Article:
REVIEW DATE: 05 Oct 2007
Volkswagen's Fox restores the company's reputation for building the people's car. Andy Enright takes a look at the 1.2-litre petrol version
For a company that claimed to build the 'people's car', Volkswagen has certainly been crediting the people with a good deal of disposable income. Its old Lupo citycar was too small and too expensive to make a serious dent in the sales of key rivals and with Group partners Skoda and SEAT to rely upon, it looked for a while that Volkswagen would cede this budget end of the market with a whimper. But they haven't. The Fox is their answer to the accusation that they've lost touch with their younger customers. Here we take a look at the entry-level 1.2-litre petrol models.
Part of Volkswagen's problem has been that these cars are just too expensive to build in a traditional Western European factory. Labour rates and union-mandated employee benefits mean that it's virtually impossible to build a budget model, sell it at a competitive price and still turn a profit. One only has to look at the financial difficulties Smart has found itself in, even when pitching at a relatively premium price and with the financial clout of Daimler Chrysler behind it. The answer has been to increasingly site factories in developing countries in Eastern Europe such as Poland, the Czech Republic and Turkey. Volkswagen goes one better and builds the Fox in Brazil.
Prices start at £6,602 and the Fox is at an immediate competitive advantage. Put simply, there's a heck of a lot of car here for a citycar. Yes, it may only be offered in the three-door body style, but it's a foot longer than a Fiat Panda and utterly dwarfs the likes of the Citroen C1, Peugeot 107 and Toyota Aygo triplets that have come to be seen as the new citycar yardsticks. Compared to an entry-level Polo, the Fox is fully £900 cheaper and there's only a couple of inches in it. It's easy to see where the smart money is going.
"The Fox 1.2 is inexpensive, spacious and refreshingly honest"
Those with a little more smart money can opt for a 1.4-litre engine, but the 1.2-litre petrol variant looks set to mop up the lion's share of sales. This 54bhp three-cylinder engine is hardly the last word in sophistication but pause to consider the leathering this engine will get on the backstreets of Sao Paolo and you'll realise it's a resilient little thing that won't let you down. Volkswagen produced a rash of cars in the nineties to which their old advertising strapline 'if only everything in life was as reliable as a Volkswagen' couldn't really be applied. Here's one that will help redress the balance.
The Fox weighs a good deal less than a Polo but brisk performance isn't really on the cards with such a modest powerplant. If you're interested, the Fox 1.2 will reach 60mph from rest in around 17 seconds and will hit a top speed of 92mph, keeping your licence a little safer on motorway journeys. Of more relevance is its rock bottom 1E insurance rating and its fuel economy figure of 46.2mpg on the combined cycle.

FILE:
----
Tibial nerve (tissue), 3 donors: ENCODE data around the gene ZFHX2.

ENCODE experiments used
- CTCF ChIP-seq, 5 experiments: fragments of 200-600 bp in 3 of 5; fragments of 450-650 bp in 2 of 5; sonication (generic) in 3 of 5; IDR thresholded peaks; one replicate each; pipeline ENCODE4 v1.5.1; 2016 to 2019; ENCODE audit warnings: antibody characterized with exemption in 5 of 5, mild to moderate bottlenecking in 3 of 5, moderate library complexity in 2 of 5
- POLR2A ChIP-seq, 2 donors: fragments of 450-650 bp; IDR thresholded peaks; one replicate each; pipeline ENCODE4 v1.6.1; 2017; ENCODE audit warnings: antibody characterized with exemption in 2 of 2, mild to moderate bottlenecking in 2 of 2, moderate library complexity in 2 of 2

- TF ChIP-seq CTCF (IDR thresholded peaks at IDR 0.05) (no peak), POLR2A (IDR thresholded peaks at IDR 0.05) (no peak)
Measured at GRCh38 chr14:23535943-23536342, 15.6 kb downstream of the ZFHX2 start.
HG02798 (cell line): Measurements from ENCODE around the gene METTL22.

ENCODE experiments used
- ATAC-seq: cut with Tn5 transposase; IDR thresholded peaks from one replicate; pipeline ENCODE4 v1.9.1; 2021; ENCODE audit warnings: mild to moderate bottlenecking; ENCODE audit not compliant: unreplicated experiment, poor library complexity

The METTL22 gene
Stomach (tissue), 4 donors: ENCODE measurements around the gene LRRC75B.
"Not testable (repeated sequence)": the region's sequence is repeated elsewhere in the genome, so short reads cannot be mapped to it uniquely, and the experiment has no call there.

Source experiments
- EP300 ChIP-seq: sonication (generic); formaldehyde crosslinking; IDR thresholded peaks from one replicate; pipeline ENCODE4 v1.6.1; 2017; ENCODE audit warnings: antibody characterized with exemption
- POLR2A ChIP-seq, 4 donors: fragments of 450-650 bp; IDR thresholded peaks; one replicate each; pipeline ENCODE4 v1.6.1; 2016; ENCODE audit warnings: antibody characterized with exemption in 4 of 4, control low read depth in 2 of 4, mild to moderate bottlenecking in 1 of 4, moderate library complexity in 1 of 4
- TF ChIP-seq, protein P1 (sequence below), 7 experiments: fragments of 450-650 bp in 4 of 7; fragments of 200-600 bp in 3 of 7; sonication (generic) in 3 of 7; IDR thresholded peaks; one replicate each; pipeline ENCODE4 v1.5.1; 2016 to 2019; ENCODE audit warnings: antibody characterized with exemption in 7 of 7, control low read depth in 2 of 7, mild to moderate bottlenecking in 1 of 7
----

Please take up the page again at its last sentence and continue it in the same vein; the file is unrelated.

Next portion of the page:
Two trim levels are offered. The entry level car is equippoed with power steering, a CD stereo, anti lock brakes and twin airbags. Opt for the pricier £7,202 Urban Fox and Volkswagen also include electric front windows, body coloured bumpers and door mirrors and remote central locking. Sarcoptic mange and foul smelling scat are fortunately not part of the standard price.
Volkswagen have even managed to endow the rear seats with a certain degree of MPV-style flexibility. They fold 50/50 and an option is the capability to slide 15cm back and forth, allowing owners to choose between Golf class rear legroom or genuinely useable luggage space for a family of four. That's a rarity in this class of cars and will act as a significant plus point for family buyers. The rear seat even folds and flips up, revealing a a very useful flat loading area.
After all, many buyers are now expecting more of so-called citycars. A true citycar is a somewhat limiting vehicle, often purchased as a second or third car. The latest crop are a whole lot more versatile and can shrug off longer journeys with insouciant ease. Although the 1.2-litre engine will struggle in the cut and thrust of a modern busy motorway, the Fox is spacious enough to handle longer trips without feeling completely out of its element.
The fascia is cleanly styled with a four-spoke steering wheel and a functional instrument binnacle. This houses a large speedometer with an inset digital display and ancillary warning lights along with dials grouped around the outside. The centre console is of obvious Volkswagen provenance and looks a little outdated compared to some of the slickly designed offerings rivals have come up with. Volkswagen would doubtless claim the Fox offers everything you need in a citycar and nothing you don't, but fashionistas will probably look elsewhere.
The Fox 1.2 is a welcome return to what Volkswagen always did best - decent, inexpensive cars. It may not be flashy or possess the sort of showroom gimmicks that readily turn into signed finance agreements, but it's tough, honest, safe and, importantly, retains a decent representation of Volkswagen's brand values. When I first heard that we were going to be sold a Brazilian 'world car', I feared that Volkswagen were trying to sell us a pup. Instead we've got the Fox. It sets very few benchmarks in the development of the citycar but it does what it sets out to do very well indeed.
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